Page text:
Piano Playing Skill Levels

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Question: Hi Albert,

I often see references to piano skill classification, but how does an individual know at what skill level he/she is playing at, if the person isn’t taking structured piano training? The skill levels I’ve seen being used are: early beginner, beginner, late beginner, early intermediate, intermediate, late intermediate, and advanced.

Are there some criteria involved such as knowing major and/or minor chords only, versus say, knowing all of the chords? The same with scales. If a person knows only the major scales, wouldn’t that person be at a skill level lower than someone who knows all of the scales? Is reading sheet music involved? How about playing by ear?

Knowing your skill level would be particularly important when purchasing sheet music online, when you can’t see the music. You don’t want to buy music that is too difficult, but you don’t want it to be too easy either. So how do I know my skill level?

Thanks for your excellent website.

– Willard Crawford (Llano, California, USA)

Albert’s reply: Piano skill level classifications involve two primary areas: technical difficulty and musical complexity. First and foremost is technical difficulty. I find this fact somewhat unfortunate, but it is inevitable and understandable.

The reason is that there is a difference between technical and musical difficulty. Some pieces that are technically very difficult are musically straightforward. An example is the first Chopin etude, with its sprawling arpeggios which require the right hand to race up and down the keyboard.

The etude can easily be reduced to chords in a chorale-like setting. There is no melody per se, just harmonies.

Curiously, technical complexity often interferes with musical expression even when the difficulties are surmounted with virtuosity. Music students tend to get so caught up in the individual notes that they overlook the harmonies that they form and the need to shape those harmonies. Practicing just the harmonies, in block chords (as in the above Chopin etude), allows us immediately to recognize the musical structure, and phrasing and dynamic shaping become largely self-evident.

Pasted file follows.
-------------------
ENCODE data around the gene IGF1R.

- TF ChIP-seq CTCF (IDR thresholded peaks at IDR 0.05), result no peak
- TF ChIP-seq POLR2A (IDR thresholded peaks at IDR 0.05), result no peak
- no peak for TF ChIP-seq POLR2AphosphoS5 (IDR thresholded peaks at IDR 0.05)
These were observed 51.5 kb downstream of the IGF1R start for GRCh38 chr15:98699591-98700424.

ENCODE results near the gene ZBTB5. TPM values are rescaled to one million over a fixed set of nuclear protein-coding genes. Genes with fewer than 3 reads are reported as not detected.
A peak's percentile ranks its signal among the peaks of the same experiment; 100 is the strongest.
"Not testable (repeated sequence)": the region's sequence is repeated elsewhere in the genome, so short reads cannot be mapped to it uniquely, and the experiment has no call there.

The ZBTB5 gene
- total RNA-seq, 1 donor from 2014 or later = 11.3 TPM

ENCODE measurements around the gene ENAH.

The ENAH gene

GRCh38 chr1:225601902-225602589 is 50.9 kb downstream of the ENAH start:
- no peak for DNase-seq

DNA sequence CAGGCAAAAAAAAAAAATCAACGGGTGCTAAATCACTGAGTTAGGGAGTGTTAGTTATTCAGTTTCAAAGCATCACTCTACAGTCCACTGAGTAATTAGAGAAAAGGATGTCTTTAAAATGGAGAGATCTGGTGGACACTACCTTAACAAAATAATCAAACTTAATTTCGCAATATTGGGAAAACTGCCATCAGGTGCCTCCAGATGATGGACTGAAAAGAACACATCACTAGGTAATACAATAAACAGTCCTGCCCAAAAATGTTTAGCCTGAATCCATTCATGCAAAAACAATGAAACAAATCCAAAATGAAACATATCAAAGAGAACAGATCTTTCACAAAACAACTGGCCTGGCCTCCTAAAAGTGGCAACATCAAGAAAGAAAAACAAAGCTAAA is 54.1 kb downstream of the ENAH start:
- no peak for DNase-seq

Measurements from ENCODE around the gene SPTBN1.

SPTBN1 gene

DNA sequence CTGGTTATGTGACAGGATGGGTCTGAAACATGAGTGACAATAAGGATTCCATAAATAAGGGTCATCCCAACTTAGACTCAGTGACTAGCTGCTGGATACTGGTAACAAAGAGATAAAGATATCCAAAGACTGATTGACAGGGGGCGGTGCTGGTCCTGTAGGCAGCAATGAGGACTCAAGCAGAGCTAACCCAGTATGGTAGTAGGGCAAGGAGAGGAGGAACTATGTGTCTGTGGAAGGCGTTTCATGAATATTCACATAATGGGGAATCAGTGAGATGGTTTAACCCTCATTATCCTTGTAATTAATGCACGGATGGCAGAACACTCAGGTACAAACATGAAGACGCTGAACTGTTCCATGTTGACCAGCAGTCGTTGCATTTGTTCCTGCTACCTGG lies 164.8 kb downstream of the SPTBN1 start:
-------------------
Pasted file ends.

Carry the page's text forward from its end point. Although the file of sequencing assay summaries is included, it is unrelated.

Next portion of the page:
The reverse is also the case: Musically very difficult pieces are often technically “easy.” Mozart’s music is a case in point. There’s never a superfluous note in all of Mozart’s output. Every note is clear and transparent. His music doesn’t require the outright virtuosity of Liszt or Chopin, for instance, yet this very characteristic makes performing his music at least as demanding technically, since there is absolutely no room for error! Detailed control of sound and timing in deceptively “simple” music such as Mozart’s may not be overtly virtuosic in the athletic sense, but it requires no less skill.

The second area of piano skill level classification is music theory. Piano methods invariably start with C major as level one, which makes sense from a music theoretical standpoint. Accidentals are introduced one by one, and key signatures are usually encountered in level 2. Each level introduces more accidentals, with their corresponding key signatures and scales.

In terms of rhythmic complexity, higher piano skill levels also introduce shorter note values, starting with eighth notes, then sixteenth notes and the occasional 32nd note. The more complex the music, the greater independence of the hands is required. Independence of the hands typically involves playing different yet compatible rhythms simultaneously. At the early levels, either one hand plays at a time, or the left hand holds a very basic accompaniment while the right hand plays the melody. The hands become interdependent as the music increases in complexity. At an early advanced stage – say, the Bach Three-Part Sinfonias – the hands often must share the work of playing a middle voice while each hand plays its own voice.

Piano skill levels generally are classified as beginner, early intermediate, intermediate, early advanced and advanced; or they run across a spectrum from 1 to 8. The nomenclature is misleading in that, in some sense, nearly all music is advanced. By that I mean that an advanced pianist would play a beginning-level piece much better than the beginner. It takes a master to play “easy” music truly beautifully!

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